Understanding of Bioinspired Hygromorph BioComposite
Fig-2. Stimulus responsiveness of pinecones. (Left) Dehydrated open pinecone; (Right) hydrated closed pinecone [Image Courtesy: Ref. 11].

Understanding of Bioinspired Hygromorph BioComposite

Author: Md. Khalilur Rahman Khan[email protected]

1. Introduction to BioComposite

Thanks to the continual development in ecological consciousness, the replacement of synthetic fiber with the utilization of reinforced natural fiber has attracted more significant consideration in the manufacturing industries with composite materials [1].

As a result, biocomposites have led to significant advancements in green materials in this century [2]. Biocomposite materials are composite materials that contain at least one component obtained from natural resources [3]. Therefore, natural fiber reinforced composites are biocomposites.

They are biodegradable, recyclable, non-abrasive, and compostable, with qualities that are comparable to synthetic fiber composites [2]. It has the potential to be the next-generation material for all structural applications in a variety of industries, including the automobile and infrastructure industries, as well as customer applications [1].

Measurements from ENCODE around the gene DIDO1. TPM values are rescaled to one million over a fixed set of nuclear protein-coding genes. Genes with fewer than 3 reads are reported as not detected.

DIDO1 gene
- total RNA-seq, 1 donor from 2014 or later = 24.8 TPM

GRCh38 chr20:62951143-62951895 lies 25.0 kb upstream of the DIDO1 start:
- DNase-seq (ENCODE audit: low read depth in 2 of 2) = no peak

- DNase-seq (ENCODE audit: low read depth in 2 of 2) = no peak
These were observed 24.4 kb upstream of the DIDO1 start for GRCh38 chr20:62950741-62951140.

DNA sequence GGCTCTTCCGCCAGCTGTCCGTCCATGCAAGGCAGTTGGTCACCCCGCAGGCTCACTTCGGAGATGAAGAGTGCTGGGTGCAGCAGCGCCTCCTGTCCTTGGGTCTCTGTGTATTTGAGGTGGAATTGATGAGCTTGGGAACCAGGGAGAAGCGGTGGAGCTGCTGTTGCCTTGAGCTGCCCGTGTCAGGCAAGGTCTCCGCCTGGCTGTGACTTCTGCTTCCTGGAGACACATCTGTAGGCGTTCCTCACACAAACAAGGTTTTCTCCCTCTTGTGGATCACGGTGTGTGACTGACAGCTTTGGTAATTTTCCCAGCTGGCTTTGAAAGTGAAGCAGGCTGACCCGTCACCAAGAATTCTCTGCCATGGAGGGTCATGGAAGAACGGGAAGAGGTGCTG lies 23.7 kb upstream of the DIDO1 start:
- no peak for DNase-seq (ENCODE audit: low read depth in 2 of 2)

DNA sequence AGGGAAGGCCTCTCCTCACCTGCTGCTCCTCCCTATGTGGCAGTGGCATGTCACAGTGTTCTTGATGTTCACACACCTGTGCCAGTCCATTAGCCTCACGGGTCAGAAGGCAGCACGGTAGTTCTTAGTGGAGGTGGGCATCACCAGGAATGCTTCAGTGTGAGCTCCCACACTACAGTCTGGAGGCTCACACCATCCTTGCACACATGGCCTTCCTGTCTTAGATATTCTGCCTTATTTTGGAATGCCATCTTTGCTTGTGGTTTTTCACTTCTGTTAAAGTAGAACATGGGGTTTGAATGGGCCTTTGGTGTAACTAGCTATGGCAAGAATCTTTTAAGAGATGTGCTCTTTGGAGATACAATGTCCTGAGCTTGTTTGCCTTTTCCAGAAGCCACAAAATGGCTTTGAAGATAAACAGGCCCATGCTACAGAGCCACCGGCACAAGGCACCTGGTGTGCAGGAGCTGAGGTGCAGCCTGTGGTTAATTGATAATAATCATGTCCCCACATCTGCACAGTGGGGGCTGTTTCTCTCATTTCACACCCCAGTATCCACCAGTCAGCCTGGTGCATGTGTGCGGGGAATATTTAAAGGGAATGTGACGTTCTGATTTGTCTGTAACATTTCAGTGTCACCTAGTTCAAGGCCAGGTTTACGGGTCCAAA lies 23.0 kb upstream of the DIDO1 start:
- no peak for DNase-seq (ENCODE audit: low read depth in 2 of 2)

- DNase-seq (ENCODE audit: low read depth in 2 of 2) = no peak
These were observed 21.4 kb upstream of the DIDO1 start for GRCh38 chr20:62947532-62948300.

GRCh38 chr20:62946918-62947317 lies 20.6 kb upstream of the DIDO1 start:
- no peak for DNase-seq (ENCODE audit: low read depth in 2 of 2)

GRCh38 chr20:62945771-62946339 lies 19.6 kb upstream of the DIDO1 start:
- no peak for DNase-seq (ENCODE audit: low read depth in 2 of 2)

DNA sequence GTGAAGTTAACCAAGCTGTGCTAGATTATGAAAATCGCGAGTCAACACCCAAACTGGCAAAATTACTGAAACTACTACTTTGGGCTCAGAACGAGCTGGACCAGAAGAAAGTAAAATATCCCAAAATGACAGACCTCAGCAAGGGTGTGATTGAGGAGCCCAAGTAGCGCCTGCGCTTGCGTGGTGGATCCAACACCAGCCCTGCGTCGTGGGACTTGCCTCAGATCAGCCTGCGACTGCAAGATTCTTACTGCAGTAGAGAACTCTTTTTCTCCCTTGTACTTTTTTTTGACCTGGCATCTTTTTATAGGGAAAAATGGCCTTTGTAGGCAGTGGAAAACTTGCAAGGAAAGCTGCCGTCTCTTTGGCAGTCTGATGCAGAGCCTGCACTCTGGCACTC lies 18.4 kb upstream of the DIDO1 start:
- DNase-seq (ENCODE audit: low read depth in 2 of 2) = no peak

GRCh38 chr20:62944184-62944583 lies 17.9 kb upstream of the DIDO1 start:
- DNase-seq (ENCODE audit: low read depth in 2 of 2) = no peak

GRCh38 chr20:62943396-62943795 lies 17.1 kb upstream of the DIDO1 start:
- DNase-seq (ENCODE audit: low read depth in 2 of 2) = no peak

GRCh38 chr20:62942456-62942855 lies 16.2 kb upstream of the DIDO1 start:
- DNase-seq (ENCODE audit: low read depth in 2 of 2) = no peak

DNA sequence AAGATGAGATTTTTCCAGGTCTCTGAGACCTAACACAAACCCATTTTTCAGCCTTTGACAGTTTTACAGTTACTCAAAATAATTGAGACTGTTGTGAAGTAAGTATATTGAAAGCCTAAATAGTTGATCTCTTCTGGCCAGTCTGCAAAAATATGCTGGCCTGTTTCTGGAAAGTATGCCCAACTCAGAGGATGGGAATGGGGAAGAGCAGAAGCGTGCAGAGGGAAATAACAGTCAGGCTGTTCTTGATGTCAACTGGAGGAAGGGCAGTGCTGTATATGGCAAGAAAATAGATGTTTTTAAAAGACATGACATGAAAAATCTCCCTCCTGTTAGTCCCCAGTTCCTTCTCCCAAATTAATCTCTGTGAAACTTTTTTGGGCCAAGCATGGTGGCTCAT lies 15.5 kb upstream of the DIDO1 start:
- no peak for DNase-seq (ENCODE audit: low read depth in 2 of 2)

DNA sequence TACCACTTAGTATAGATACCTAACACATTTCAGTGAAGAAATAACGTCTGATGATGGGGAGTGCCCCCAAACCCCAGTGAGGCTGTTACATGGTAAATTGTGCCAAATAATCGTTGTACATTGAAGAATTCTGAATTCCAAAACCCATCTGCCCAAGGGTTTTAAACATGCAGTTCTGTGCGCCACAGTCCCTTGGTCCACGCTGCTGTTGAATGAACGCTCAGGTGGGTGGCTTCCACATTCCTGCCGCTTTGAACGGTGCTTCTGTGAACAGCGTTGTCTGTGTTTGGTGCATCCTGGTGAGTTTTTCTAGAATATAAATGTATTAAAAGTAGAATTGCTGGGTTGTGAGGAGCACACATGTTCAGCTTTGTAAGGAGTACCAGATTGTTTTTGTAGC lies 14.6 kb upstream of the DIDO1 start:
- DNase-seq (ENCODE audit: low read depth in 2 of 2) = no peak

Despite the fact that natural fibers offer a new generation of reinforcements for polymer matrices, natural fiber-composites have a number of drawbacks, including poor interfacial bonding and the display of natural fibers’ hydrophilic properties.

Natural fibers are hydrophilic due to their abundance of hydroxyl groups, which results in poor bonding with polymer matrices [4]. In fact, one of the constraints of natural fibre-reinforced composite (NFRC) applications has long been regarded to be the moisture adsorption of natural fiber [5]. However, this limitation of NFRC is now being studied as a positive characteristic for some application areas.